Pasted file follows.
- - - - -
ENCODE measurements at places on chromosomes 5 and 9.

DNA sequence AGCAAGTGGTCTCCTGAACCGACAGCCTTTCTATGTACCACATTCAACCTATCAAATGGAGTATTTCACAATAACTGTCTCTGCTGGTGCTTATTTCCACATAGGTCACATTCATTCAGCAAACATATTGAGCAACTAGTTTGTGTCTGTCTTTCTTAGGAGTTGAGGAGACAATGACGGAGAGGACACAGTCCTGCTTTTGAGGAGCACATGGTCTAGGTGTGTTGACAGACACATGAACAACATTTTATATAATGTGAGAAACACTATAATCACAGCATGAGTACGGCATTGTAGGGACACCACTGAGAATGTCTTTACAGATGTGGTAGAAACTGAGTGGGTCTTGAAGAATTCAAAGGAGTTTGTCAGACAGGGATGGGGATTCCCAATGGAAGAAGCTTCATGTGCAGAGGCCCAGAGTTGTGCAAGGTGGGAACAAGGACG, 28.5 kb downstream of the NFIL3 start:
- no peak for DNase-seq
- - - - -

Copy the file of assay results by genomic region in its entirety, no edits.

ENCODE measurements at places on chromosomes 5 and 9.

DNA sequence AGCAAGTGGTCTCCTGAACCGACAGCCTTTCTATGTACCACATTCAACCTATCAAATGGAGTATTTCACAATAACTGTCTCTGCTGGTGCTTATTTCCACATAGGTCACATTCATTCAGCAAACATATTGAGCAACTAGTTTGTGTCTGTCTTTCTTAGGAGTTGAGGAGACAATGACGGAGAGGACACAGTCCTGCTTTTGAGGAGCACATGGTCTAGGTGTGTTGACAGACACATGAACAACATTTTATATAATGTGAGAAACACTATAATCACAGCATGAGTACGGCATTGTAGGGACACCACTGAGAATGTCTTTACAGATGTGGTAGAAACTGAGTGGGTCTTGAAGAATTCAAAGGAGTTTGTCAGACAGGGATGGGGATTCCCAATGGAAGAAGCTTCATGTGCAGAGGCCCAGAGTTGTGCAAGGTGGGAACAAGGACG, 28.5 kb downstream of the NFIL3 start:
- no peak for DNase-seq